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SHM_OPEN(3)           DragonFly Library Functions Manual           SHM_OPEN(3)


shm_open, shm_unlink - POSIX shared memory object operations


Standard C Library (libc, -lc)


#include <sys/types.h> #include <sys/mman.h> int shm_open(const char *path, int flags, mode_t mode); int shm_unlink(const char *path);


The shm_open() function opens (or optionally creates) a POSIX shared memory object named path. The shm_unlink() function removes a shared memory object named path. Using the same path allows unrelated processes to access the same object.


DragonFly mounts a tmpfs(5) file system at /var/run/shm. POSIX shared memory objects are implemented as ordinary files under that directory. The shm_open() and shm_unlink() functions act as wrappers around open(2) and unlink(2). Any leading slash (`/') characters are removed from path to make it relative to /var/run/shm. The flags and mode arguments are passed through unaltered. flags is checked to ensure that the access mode specified is not O_WRONLY (which is not defined for shared memory objects). In addition, the DragonFly implementation causes mmap() of a descriptor returned by shm_open() to behave as if the MAP_NOSYNC flag had been specified to mmap(2). (It does so by setting a special file flag using fcntl(2).)


If successful, shm_open() returns a non-negative integer; shm_unlink() returns zero. Both functions return -1 on failure, and set errno to indicate the error.


On DragonFly and many other operating systems the path argument is interpreted as a file system pathname under a special directory where a memory-backed file system is mounted. Most operating systems do some name mangling to path. Leading slashes are commonly removed to turn an absolute pathname into a relative one. Problematic characters may be escaped and there may be a length limit on path. On some systems the mangled pathname is completely different from the given path. On a few systems, shared memory objects live outside the ordinary file system in their own dedicated namespace. According to POSIX two processes opening the same path are guaranteed to access the same shared memory object if and only if path begins with a slash. The most portable form of pathname is probably `/foobar', i.e. one leading slash, no other slashes and no dots. The result of using open(2) on the pathname of a shared memory object, or using read(2) or write(2) on a file descriptor returned by shm_open(), is undefined by POSIX. It is also undefined whether the shared memory object itself, or its contents, persist across reboots. On DragonFly and most other systems they do not. Only the O_RDONLY, O_RDWR, O_CREAT, O_EXCL, and O_TRUNC flags may be used in portable programs.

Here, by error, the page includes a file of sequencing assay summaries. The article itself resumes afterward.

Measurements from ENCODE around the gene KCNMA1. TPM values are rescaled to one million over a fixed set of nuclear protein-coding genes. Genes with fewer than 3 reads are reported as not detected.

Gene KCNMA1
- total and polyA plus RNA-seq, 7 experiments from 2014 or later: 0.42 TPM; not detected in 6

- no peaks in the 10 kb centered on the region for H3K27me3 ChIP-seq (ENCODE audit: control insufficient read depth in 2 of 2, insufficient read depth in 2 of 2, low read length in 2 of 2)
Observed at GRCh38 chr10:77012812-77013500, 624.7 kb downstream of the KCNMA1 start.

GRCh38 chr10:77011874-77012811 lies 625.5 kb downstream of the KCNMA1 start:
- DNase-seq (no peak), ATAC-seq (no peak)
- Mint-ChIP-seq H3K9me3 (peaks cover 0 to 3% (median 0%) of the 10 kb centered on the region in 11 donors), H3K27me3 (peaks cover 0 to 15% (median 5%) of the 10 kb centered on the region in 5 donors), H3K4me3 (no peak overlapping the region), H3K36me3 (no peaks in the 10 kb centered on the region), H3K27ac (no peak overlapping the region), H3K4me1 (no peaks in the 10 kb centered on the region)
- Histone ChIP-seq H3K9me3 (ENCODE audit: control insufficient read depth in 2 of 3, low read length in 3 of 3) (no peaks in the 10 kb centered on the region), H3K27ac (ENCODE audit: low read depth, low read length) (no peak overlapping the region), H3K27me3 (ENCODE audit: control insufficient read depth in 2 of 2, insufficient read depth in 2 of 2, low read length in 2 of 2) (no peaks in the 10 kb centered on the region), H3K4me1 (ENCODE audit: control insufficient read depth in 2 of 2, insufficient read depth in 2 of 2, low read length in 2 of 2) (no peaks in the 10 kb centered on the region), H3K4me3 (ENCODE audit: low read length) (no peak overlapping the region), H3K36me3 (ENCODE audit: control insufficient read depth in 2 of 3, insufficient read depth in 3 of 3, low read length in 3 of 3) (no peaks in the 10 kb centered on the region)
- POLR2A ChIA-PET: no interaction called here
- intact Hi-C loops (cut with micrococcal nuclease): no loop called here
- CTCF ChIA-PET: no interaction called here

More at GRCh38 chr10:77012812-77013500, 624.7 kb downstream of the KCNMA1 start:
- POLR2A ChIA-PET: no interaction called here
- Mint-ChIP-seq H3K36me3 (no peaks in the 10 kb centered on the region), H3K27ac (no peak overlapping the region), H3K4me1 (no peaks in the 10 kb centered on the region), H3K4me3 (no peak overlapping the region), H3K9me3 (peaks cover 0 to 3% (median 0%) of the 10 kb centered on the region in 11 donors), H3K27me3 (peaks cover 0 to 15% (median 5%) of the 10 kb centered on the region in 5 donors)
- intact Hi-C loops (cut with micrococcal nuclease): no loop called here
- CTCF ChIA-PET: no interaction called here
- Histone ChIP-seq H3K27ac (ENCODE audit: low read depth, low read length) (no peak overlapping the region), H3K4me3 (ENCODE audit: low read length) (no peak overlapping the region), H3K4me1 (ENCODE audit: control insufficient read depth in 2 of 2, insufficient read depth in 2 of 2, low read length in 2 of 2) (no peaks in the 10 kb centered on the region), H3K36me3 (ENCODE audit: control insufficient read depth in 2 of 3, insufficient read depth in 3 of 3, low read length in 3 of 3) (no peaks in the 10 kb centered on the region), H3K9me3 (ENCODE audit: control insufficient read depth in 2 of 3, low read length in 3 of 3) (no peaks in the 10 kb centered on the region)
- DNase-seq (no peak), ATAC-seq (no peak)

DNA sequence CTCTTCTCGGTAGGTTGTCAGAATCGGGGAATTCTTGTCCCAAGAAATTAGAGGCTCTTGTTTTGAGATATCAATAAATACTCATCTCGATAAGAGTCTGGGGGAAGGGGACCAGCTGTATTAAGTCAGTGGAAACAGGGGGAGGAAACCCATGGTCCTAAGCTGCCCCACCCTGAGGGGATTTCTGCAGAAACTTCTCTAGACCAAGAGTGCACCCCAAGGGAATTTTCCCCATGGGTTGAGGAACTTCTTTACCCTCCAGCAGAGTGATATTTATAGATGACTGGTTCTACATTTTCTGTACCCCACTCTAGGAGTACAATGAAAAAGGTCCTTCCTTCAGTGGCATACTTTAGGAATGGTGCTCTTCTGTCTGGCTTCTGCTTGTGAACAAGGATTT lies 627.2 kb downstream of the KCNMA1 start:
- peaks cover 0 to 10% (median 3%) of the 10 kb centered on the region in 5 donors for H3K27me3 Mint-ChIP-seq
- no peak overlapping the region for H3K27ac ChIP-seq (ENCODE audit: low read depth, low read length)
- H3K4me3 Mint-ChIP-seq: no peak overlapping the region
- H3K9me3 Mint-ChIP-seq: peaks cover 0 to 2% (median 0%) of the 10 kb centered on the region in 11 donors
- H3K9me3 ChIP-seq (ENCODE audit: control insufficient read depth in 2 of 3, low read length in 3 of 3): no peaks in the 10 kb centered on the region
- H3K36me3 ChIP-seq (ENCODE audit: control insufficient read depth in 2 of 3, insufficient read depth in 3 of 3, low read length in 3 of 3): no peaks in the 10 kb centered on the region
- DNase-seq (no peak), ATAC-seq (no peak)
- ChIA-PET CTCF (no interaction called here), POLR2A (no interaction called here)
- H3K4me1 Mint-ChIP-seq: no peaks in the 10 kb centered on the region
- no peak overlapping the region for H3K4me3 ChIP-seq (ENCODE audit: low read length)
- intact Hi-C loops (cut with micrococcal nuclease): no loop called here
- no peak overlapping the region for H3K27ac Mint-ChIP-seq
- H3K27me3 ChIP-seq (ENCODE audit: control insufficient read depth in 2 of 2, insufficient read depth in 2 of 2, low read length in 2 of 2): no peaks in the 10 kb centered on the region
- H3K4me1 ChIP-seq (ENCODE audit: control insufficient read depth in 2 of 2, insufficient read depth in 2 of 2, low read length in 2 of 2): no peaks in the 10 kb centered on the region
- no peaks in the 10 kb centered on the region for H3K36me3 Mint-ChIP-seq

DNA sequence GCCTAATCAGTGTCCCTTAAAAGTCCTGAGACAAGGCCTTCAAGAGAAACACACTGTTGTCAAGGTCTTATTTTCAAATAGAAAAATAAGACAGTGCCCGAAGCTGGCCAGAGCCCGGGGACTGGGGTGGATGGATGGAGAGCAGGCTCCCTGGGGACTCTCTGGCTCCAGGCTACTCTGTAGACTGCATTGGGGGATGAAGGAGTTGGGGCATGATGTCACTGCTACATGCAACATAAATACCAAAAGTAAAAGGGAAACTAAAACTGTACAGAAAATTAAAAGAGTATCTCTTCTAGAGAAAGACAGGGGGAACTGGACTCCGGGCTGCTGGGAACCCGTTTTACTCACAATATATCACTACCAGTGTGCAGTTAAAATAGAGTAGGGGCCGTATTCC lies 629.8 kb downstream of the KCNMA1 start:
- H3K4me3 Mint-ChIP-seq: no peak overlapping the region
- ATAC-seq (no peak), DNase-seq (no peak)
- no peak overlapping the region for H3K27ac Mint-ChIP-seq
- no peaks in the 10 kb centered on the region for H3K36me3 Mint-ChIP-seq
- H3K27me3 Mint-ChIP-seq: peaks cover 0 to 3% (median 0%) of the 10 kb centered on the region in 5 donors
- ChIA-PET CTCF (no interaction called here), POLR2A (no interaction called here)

The shm_open() and shm_unlink() functions can fail with any error defined for open() and unlink(), respectively. In addition, the following errors are defined for shm_open(): [EINVAL] The object named by path is not a shared memory object (i.e., it is not a regular file). [EINVAL] The flags argument to shm_open() specifies an access mode of O_WRONLY.


mmap(2), munmap(2), open(2), unlink(2), tmpfs(5)


The shm_open() and shm_unlink() functions are believed to conform to IEEE Std 1003.1b-1993 ("POSIX.1b").


The shm_open() and shm_unlink() functions first appeared in FreeBSD 4.3.


Garrett A. Wollman <wollman@FreeBSD.org> (C library support and this manual page) Matthew Dillon <dillon@FreeBSD.org> (MAP_NOSYNC) DragonFly 5.5-DEVELOPMENT June 28, 2019 DragonFly 5.5-DEVELOPMENT

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